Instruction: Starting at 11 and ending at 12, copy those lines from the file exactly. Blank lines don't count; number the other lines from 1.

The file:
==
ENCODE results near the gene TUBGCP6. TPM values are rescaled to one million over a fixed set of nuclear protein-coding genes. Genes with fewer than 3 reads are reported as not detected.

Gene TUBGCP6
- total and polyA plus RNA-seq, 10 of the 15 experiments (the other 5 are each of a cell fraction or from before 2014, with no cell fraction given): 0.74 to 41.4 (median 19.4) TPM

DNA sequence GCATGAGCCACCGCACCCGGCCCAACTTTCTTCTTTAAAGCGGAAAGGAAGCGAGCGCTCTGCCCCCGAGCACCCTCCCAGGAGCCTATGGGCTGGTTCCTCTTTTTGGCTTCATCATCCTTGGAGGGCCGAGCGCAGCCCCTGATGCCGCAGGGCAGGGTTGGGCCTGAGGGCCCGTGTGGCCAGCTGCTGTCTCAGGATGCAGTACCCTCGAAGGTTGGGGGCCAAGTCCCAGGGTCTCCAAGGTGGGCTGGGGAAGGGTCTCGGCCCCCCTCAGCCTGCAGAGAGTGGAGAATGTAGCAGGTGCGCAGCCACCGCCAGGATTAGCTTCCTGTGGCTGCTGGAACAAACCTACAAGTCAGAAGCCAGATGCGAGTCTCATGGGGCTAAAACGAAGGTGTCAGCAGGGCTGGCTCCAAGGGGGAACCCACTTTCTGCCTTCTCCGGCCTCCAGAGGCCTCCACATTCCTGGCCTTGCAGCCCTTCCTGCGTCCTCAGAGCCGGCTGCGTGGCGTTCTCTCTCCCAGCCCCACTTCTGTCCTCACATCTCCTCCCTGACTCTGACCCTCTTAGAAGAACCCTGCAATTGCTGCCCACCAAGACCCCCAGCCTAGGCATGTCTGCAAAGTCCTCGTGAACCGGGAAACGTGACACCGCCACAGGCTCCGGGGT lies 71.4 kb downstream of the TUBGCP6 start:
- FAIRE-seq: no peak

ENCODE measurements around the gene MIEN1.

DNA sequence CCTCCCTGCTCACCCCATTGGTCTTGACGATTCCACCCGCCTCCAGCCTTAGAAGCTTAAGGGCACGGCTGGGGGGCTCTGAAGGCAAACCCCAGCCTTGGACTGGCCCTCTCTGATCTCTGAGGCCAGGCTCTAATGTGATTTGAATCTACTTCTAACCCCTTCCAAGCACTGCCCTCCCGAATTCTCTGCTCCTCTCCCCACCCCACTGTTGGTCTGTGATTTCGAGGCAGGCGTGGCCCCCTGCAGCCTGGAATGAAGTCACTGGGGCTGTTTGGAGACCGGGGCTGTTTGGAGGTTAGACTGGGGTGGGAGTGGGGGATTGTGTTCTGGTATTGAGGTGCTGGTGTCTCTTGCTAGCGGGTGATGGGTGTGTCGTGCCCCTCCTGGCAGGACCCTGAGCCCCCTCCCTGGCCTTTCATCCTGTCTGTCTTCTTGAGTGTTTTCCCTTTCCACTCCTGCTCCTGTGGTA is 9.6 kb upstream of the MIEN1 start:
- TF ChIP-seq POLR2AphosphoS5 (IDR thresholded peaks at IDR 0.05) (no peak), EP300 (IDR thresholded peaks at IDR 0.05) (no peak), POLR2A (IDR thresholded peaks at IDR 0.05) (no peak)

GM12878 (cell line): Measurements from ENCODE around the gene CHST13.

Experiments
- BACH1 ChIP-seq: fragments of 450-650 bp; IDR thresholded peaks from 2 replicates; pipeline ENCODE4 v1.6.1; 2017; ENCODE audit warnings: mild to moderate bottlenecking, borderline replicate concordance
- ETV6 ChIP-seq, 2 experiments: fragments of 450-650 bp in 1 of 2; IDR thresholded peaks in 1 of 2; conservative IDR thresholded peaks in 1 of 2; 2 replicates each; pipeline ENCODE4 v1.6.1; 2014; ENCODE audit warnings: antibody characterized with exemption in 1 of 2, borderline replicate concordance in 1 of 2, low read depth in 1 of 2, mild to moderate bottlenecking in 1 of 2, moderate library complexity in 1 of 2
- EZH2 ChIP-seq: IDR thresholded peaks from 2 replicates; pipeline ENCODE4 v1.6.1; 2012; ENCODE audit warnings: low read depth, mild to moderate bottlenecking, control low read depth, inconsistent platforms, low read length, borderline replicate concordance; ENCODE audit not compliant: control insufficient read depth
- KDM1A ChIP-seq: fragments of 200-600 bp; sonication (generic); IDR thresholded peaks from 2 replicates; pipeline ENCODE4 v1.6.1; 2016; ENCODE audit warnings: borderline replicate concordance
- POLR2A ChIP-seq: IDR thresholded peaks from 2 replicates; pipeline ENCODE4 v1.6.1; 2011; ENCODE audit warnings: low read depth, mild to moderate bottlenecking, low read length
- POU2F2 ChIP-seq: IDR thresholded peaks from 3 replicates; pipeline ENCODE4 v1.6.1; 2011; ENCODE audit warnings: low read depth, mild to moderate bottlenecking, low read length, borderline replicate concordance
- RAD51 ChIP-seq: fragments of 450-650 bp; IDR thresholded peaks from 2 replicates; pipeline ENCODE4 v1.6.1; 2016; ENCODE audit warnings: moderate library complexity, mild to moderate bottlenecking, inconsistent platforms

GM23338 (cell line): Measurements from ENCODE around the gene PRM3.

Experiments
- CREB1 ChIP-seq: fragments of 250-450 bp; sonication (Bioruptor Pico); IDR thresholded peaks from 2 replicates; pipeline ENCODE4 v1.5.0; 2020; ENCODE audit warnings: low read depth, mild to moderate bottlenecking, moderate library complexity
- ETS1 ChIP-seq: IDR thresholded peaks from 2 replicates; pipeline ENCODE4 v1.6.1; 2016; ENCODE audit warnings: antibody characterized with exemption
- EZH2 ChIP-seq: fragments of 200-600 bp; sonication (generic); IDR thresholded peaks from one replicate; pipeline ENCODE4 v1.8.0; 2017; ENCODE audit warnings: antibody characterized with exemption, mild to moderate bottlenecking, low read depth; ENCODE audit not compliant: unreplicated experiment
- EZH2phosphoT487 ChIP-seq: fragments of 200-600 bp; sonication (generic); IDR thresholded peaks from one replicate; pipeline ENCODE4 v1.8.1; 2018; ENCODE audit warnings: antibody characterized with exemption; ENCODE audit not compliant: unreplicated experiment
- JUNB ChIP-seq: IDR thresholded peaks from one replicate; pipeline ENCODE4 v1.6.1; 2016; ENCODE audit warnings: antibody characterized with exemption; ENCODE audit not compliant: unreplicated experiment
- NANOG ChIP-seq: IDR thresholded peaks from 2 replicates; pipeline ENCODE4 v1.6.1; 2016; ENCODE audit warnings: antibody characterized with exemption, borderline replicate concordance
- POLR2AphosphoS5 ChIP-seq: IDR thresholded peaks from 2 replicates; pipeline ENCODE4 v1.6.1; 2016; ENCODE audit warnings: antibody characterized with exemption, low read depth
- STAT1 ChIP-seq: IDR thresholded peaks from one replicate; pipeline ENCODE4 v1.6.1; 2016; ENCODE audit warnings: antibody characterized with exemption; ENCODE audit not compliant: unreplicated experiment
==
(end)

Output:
- BACH1 ChIP-seq: fragments of 450-650 bp; IDR thresholded peaks from 2 replicates; pipeline ENCODE4 v1.6.1; 2017; ENCODE audit warnings: mild to moderate bottlenecking, borderline replicate concordance
- ETV6 ChIP-seq, 2 experiments: fragments of 450-650 bp in 1 of 2; IDR thresholded peaks in 1 of 2; conservative IDR thresholded peaks in 1 of 2; 2 replicates each; pipeline ENCODE4 v1.6.1; 2014; ENCODE audit warnings: antibody characterized with exemption in 1 of 2, borderline replicate concordance in 1 of 2, low read depth in 1 of 2, mild to moderate bottlenecking in 1 of 2, moderate library complexity in 1 of 2